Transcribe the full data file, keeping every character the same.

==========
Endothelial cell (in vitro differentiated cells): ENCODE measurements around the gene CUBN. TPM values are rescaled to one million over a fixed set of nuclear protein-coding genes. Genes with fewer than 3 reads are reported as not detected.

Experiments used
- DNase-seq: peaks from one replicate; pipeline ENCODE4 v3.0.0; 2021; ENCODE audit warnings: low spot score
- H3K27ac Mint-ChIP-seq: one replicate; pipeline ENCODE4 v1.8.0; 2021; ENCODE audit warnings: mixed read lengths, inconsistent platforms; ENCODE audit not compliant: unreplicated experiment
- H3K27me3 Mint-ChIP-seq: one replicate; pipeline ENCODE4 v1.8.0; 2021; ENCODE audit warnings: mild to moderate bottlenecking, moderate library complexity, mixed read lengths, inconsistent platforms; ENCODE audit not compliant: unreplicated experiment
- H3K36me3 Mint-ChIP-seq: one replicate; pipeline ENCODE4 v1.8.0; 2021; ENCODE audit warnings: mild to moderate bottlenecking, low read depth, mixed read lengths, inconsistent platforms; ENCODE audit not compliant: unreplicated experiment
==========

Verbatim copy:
Endothelial cell (in vitro differentiated cells): ENCODE measurements around the gene CUBN. TPM values are rescaled to one million over a fixed set of nuclear protein-coding genes. Genes with fewer than 3 reads are reported as not detected.

Experiments used
- DNase-seq: peaks from one replicate; pipeline ENCODE4 v3.0.0; 2021; ENCODE audit warnings: low spot score
- H3K27ac Mint-ChIP-seq: one replicate; pipeline ENCODE4 v1.8.0; 2021; ENCODE audit warnings: mixed read lengths, inconsistent platforms; ENCODE audit not compliant: unreplicated experiment
- H3K27me3 Mint-ChIP-seq: one replicate; pipeline ENCODE4 v1.8.0; 2021; ENCODE audit warnings: mild to moderate bottlenecking, moderate library complexity, mixed read lengths, inconsistent platforms; ENCODE audit not compliant: unreplicated experiment
- H3K36me3 Mint-ChIP-seq: one replicate; pipeline ENCODE4 v1.8.0; 2021; ENCODE audit warnings: mild to moderate bottlenecking, low read depth, mixed read lengths, inconsistent platforms; ENCODE audit not compliant: unreplicated experiment